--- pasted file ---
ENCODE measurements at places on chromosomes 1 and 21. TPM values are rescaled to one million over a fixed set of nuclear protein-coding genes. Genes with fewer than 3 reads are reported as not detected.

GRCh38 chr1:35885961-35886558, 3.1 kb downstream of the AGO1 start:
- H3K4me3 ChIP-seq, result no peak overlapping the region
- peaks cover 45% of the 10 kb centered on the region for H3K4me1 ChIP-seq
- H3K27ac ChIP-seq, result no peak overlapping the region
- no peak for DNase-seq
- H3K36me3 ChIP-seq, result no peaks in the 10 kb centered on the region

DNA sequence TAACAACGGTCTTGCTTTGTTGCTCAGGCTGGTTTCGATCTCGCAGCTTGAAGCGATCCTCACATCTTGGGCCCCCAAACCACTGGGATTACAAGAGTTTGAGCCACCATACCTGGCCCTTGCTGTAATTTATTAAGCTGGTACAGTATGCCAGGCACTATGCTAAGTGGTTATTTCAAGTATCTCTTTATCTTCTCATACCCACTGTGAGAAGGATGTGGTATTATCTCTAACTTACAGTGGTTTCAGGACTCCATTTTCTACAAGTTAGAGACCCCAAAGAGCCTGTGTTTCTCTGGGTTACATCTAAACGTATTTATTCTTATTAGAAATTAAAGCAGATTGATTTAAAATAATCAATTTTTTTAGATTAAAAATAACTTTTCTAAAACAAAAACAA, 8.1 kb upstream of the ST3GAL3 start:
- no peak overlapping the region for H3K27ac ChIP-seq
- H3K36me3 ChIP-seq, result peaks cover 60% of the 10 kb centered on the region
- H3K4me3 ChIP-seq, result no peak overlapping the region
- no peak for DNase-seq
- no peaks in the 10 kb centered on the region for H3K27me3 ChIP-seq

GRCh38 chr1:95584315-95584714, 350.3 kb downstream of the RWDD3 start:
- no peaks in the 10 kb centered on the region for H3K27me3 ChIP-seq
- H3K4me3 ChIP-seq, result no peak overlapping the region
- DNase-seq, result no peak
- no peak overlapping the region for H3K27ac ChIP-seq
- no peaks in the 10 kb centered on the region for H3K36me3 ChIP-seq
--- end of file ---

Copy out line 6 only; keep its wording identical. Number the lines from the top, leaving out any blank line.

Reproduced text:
- no peak for DNase-seq